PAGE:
This page contains information on the controls that apply to the transfer civil of explosives within Great Britain (GB) under Regulation 8 of the Explosives Regulations 2014. It outlines the responsibilities for those involved in the transfer of explosives, the documentation required and how to apply for it.
Parallel regulations apply in Northern Ireland.
Before any civil explosives are transferred, the consignee must obtain a Recipient Competent Authority (RCA) document which grants approval for the transfer.
Many civil explosives will also be relevant explosives, which are explosives for which an explosives certificate is required. See authorisations for further information on explosives certificates.
Depending on the particular circumstances you will obtain your RCA from either your local Police Authority or HSE.
In this context, transfer means the physical movement of explosives from one place to another. Moving explosives within a site (such as a factory, mine, quarry, and construction site) is exempt from the Regulations.
The regulation applies to anyone who transfers explosives, be they individuals or companies.
Regulation 8 applies to the transfers of ALL explosives which have been, or would be classified in accordance with the UN recommendations as falling within class 1– except:
In relation to the exclusion for 'explosives intended for lawful use by the police or armed forces' this refers to the 'intended use'. In this context, a distinction needs to be drawn between the immediate use and possible eventual use for military purposes. A starting point for determining whether the explosive falls within the exclusion would be whether the explosive falls within the Common Military List of the European Union. In principle, such explosives could be regarded as military explosives. However, the possibility of dual use cannot be excluded. If the immediate consignee is a commercial company, the rules of the Directive should apply up to the point it becomes clear the ultimate use is military.
If the explosive is not on the common military list it should be regarded as a commercial explosive and treated accordingly unless the consignee is the armed forces or the police.
If you hold an Explosives Certificate issued before 1st June 2012 you should contact HSE for your RCA document. Either post or email HSE’s Explosives Inspectorate a copy (not the original) of both sides of your current Explosives Certificate. You should also contact HSE if you require an RCA document and the transfer of explosives is between EU states, or if your explosives are listed under Schedule 2 to ER2014
In England and Wales - All new certificates issued after 1st June 2012 should contain an RCA document. If you are applying for a new/replacement explosives certificate. You should contact your local Police explosives liaison officer. Your new certificate will contain an RCA document without you needing to contact HSE.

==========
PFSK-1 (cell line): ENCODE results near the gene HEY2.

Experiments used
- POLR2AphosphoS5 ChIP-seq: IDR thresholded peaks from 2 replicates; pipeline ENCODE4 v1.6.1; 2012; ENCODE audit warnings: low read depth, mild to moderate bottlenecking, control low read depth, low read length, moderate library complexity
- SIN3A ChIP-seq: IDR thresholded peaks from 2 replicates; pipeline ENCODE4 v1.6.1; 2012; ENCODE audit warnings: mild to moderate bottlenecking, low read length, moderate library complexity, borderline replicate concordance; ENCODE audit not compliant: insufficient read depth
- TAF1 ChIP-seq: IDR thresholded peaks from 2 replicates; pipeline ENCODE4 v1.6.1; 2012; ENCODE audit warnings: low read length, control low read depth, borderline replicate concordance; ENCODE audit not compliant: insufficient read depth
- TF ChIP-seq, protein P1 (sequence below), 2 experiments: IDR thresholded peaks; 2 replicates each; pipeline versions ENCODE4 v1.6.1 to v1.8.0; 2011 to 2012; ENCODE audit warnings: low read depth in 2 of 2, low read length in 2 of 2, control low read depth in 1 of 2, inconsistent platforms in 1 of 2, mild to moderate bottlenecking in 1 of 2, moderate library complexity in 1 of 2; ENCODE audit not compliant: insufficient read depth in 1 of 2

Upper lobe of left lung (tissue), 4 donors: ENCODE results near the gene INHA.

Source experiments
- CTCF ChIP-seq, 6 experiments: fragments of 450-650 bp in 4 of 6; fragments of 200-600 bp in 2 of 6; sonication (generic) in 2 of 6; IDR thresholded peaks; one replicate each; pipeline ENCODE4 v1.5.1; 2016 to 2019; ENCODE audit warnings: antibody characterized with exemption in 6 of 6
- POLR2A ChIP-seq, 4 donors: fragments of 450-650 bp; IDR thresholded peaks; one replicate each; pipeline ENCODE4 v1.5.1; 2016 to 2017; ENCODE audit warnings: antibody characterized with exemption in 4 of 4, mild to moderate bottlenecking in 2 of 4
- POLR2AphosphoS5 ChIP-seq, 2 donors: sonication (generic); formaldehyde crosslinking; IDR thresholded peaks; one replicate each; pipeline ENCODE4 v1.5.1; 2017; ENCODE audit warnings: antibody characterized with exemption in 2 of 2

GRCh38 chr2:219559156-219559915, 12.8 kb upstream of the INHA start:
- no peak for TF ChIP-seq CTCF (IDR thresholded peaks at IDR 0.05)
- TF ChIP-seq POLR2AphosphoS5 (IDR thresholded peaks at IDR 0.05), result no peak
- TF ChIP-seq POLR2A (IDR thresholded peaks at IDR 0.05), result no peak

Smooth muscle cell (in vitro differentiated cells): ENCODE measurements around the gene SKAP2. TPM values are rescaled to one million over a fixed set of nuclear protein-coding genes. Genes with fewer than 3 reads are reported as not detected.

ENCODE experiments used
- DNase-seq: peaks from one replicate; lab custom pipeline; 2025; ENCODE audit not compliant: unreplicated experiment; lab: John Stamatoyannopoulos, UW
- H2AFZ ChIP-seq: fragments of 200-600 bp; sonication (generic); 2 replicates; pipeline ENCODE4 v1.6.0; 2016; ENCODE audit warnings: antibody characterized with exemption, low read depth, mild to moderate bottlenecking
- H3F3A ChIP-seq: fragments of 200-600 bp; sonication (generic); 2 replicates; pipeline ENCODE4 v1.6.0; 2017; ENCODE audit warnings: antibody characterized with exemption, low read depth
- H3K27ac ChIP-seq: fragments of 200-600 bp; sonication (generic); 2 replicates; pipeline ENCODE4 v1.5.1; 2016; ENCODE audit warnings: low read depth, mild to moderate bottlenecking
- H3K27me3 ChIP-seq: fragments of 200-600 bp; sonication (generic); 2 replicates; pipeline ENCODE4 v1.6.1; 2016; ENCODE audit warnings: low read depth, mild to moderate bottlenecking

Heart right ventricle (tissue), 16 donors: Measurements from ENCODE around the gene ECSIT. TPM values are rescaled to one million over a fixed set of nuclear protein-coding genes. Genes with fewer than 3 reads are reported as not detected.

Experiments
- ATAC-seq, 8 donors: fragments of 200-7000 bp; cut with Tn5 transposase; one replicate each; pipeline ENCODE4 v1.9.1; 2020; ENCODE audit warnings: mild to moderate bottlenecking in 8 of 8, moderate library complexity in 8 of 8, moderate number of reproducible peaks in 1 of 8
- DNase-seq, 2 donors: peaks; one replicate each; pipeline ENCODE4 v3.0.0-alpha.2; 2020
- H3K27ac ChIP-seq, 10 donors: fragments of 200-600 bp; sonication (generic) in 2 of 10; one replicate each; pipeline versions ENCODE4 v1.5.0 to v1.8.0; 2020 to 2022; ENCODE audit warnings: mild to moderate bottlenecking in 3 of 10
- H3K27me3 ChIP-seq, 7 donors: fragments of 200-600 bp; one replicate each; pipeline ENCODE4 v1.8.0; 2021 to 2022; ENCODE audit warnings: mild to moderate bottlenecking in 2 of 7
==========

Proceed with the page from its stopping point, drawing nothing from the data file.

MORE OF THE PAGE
In Scotland - Holders of explosives certificates from Police services in Scotland should continue to apply to HSE for an RCA document.
Your RCA document will include the UN Numbers of the explosives shown on your explosives certificate. It will also include the UN Numbers for those explosives to which the transfer requirements apply but which do not require an Explosives Certificate to acquire and keep (eg smokeless powder) that you have indicated on your application form. The RCA document's expiry date will be the same as the expiry date on your Explosives Certificate.
If you require a RCA document but do not hold an Explosives Certificate, as you only acquire or keep explosives contained on schedule 2 to ER2014 - contact the HSE Explosives Inspectorate clearly stating which explosives you wish to transfer.
The Regulations require you to keep the RCA document or a certified copy for a period of three years from completion of the transfer. In practice, this normally means three years after expiry of the RCA document
If you wish to receive explosives directly from other EU Member States, you will need an Intra Community Transfer document (ICT) . This allows authorisation of the transfer by each Member State through which the explosives will pass.
ICT applications normally take 5 working days to process. Where an urgent and unforeseen situation arises, HSE normally requires at least 48 hours notice, from receipt of all information, to process an ICT.
The form contains explanatory notes for guidance.
HSE will complete and endorse part 6 and return three copies to you. You must then send the copies to the competent authorities of each Member State through which the explosives will pass to obtain their authorisation. It is your duty to ensure that the explosives listed on the ICT application have been properly classified by a Competent Authority of a Contracting Party to the European Agreement Concerning the International Carriage of Dangerous Goods by Road (ADR). For information on classification of explosives see Classification of Explosives.
The document must accompany the explosives at all times until they arrive at their destination.
If you are exporting explosives to someone in another EU Member State, it is the responsibility of the recipient to ensure that you are provided with an authorised ICT to accompany the explosives.